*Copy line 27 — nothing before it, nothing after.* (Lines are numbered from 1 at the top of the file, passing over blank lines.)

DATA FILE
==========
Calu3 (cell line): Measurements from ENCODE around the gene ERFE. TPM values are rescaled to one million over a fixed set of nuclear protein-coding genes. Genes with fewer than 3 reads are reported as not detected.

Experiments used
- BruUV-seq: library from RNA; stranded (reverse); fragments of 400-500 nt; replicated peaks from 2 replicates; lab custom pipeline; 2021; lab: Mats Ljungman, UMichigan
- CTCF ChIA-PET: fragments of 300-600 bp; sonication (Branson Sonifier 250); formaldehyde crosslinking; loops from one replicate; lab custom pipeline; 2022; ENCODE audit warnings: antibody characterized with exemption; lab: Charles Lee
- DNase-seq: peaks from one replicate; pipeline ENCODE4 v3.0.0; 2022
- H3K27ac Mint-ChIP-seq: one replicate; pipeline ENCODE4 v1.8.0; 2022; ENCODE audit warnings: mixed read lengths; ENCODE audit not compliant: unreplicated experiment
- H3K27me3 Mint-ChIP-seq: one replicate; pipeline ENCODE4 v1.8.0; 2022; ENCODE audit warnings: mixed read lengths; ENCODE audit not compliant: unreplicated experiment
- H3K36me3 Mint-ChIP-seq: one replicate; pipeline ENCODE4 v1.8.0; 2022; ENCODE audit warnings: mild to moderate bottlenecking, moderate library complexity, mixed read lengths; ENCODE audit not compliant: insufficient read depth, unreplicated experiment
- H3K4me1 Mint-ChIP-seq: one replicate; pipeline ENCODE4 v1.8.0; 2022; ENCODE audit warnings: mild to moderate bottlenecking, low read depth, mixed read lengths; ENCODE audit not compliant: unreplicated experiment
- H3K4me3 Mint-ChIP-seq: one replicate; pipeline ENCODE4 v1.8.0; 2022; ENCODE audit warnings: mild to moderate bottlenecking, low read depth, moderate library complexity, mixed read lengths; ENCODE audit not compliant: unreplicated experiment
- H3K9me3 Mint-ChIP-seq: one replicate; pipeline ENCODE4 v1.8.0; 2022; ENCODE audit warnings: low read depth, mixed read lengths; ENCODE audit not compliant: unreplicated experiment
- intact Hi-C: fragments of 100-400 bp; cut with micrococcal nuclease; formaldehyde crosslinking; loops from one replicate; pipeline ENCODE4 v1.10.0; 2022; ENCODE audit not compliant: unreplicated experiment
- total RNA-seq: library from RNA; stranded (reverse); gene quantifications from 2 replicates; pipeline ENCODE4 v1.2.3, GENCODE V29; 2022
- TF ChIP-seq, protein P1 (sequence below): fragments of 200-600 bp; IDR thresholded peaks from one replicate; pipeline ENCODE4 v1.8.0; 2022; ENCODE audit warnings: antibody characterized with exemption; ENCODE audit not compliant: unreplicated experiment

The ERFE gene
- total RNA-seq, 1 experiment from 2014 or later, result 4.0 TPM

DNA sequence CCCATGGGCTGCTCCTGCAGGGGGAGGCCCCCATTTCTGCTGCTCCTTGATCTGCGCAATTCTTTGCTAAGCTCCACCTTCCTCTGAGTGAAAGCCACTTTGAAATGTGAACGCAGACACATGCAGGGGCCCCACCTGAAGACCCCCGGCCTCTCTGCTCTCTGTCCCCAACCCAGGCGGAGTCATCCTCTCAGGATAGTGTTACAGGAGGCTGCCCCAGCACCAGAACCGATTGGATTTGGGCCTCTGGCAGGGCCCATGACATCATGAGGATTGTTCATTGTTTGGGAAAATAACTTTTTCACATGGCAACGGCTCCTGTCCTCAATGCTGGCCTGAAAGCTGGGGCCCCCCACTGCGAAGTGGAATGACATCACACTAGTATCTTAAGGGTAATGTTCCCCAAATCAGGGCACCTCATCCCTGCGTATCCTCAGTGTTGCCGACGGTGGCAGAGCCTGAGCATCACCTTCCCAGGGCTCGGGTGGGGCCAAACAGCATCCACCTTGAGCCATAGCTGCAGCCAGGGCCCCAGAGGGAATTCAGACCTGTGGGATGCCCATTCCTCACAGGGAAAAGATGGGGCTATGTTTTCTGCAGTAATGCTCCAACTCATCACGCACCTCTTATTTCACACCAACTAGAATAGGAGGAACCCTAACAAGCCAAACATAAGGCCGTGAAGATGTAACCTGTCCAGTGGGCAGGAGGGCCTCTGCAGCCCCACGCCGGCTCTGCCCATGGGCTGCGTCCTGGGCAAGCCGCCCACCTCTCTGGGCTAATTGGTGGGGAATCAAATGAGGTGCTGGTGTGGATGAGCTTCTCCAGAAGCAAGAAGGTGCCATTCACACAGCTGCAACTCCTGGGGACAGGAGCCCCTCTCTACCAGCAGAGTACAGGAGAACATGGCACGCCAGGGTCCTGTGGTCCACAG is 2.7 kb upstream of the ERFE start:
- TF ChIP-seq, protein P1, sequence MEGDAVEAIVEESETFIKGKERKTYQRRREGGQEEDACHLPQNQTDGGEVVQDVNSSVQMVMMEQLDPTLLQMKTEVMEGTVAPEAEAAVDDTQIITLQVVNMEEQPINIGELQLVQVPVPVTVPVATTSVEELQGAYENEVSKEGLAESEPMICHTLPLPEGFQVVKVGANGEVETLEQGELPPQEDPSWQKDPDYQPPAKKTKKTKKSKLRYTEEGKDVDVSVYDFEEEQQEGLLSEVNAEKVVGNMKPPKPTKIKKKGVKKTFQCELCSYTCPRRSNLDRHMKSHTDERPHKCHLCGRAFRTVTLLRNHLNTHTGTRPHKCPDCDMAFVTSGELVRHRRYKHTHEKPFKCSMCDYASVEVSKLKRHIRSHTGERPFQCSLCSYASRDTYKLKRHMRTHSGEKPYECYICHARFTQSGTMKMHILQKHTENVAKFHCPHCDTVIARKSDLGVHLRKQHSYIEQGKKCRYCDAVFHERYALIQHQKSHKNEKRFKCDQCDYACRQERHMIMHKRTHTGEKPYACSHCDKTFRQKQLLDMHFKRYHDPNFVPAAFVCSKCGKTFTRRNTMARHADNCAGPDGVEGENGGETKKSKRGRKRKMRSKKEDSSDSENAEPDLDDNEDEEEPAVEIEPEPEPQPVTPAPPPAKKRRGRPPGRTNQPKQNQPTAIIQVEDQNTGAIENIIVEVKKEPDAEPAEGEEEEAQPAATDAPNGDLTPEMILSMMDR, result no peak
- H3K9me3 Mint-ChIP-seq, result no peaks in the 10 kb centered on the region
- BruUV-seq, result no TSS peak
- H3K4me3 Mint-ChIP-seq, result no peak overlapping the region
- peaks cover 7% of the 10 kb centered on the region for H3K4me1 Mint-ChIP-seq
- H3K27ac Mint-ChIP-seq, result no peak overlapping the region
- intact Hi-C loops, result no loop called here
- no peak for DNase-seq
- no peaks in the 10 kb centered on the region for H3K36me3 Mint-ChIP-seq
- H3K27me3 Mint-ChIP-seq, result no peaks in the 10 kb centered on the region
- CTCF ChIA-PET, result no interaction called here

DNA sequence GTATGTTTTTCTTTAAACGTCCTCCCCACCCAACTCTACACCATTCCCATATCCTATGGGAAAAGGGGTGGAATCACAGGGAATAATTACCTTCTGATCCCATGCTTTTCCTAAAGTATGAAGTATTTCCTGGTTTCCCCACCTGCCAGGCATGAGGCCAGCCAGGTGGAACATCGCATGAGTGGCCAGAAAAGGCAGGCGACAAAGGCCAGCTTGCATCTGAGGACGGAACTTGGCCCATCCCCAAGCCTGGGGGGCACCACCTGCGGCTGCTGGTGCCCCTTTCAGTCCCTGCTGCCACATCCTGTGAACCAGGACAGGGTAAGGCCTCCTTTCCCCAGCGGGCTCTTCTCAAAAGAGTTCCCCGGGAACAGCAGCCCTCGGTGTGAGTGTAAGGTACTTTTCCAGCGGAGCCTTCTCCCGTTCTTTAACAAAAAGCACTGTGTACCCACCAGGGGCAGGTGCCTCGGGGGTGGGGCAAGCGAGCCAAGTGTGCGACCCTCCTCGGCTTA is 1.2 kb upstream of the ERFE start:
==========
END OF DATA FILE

- H3K27me3 Mint-ChIP-seq, result no peaks in the 10 kb centered on the region